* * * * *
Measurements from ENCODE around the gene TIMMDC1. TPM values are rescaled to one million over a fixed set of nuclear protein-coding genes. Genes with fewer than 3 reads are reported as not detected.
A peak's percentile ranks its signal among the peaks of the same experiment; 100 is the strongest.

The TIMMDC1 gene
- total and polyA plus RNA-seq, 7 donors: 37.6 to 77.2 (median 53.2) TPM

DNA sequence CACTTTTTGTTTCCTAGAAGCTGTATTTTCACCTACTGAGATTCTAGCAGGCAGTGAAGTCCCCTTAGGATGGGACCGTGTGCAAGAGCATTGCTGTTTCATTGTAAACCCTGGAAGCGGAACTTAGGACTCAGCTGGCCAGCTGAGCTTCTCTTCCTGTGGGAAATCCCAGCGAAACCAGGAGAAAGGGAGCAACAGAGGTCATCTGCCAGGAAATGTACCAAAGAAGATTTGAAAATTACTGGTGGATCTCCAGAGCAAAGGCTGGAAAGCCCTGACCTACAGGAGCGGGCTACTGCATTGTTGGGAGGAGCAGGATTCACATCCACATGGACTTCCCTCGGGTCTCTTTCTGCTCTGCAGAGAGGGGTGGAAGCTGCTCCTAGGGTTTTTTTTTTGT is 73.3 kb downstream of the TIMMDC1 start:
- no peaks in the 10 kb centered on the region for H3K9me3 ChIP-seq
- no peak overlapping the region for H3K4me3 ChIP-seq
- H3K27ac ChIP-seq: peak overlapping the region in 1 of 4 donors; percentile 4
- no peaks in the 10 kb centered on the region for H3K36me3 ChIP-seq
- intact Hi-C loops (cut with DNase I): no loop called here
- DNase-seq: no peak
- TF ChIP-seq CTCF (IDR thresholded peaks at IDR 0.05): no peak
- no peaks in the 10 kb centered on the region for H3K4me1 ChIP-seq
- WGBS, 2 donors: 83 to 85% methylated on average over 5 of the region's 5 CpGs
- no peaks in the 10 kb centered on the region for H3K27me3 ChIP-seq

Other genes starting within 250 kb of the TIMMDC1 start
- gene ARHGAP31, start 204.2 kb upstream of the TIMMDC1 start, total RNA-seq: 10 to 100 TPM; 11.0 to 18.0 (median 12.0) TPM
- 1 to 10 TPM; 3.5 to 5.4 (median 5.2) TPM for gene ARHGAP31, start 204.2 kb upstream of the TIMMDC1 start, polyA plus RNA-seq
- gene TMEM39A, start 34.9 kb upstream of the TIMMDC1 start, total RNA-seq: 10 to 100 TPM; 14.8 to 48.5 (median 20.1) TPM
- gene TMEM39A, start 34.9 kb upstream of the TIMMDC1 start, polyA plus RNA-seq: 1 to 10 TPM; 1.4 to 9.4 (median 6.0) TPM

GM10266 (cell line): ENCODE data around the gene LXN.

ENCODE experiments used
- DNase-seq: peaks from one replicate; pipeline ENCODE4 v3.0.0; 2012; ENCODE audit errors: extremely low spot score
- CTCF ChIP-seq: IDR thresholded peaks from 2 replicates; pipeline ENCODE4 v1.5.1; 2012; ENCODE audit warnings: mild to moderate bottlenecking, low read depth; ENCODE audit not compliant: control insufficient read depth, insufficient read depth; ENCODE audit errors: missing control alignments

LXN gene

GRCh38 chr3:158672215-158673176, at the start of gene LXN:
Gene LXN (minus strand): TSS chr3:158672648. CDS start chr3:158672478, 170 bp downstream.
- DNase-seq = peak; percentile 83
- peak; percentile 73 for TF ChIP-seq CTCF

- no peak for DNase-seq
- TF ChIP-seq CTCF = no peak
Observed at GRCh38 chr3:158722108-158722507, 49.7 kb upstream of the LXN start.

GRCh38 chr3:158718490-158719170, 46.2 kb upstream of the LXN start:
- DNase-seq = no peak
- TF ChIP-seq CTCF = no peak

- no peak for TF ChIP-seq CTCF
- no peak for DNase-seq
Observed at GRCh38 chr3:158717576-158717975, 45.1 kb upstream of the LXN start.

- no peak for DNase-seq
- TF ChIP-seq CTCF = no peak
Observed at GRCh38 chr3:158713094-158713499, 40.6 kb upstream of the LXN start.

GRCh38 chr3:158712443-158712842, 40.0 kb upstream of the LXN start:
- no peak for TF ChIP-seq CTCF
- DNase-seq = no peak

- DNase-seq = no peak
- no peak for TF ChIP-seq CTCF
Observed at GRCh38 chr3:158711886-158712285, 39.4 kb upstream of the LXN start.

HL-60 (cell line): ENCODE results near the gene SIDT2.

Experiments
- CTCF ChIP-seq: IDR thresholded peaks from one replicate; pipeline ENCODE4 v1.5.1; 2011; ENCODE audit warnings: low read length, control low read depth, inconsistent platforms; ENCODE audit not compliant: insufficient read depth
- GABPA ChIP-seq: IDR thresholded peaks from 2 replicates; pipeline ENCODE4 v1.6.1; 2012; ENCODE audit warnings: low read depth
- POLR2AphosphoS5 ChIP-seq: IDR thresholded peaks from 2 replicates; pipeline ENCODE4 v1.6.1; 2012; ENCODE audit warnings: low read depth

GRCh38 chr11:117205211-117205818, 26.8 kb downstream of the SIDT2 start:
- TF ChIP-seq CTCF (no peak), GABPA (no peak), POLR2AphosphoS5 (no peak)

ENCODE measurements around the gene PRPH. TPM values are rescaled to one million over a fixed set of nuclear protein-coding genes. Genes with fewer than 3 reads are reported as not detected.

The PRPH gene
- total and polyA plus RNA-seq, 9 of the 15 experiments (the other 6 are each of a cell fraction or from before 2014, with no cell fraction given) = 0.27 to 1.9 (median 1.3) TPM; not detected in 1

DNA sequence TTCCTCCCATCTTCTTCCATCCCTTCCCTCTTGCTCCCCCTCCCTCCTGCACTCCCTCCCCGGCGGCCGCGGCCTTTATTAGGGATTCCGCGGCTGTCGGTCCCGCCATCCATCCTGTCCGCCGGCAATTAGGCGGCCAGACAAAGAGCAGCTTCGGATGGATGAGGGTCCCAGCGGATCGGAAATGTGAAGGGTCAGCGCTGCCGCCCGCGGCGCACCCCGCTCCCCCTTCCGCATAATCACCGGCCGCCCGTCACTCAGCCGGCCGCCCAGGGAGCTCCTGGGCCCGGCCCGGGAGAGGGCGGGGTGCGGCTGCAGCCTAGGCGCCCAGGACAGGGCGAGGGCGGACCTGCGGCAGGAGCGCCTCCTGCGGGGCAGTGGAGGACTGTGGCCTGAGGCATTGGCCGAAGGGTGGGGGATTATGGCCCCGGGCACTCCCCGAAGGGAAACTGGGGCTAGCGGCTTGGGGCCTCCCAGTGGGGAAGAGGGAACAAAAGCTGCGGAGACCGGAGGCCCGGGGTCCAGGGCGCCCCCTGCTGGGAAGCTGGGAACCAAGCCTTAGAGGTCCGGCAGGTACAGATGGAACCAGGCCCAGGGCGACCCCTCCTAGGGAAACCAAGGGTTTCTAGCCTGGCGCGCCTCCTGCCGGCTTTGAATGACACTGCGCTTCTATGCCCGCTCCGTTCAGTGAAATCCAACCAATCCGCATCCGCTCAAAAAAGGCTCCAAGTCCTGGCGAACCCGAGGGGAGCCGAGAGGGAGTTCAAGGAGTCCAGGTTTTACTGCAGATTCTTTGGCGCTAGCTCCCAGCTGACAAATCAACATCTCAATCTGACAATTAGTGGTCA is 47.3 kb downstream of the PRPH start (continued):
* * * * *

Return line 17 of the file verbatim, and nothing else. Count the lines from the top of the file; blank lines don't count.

- gene ARHGAP31, start 204.2 kb upstream of the TIMMDC1 start, total RNA-seq: 10 to 100 TPM; 11.0 to 18.0 (median 12.0) TPM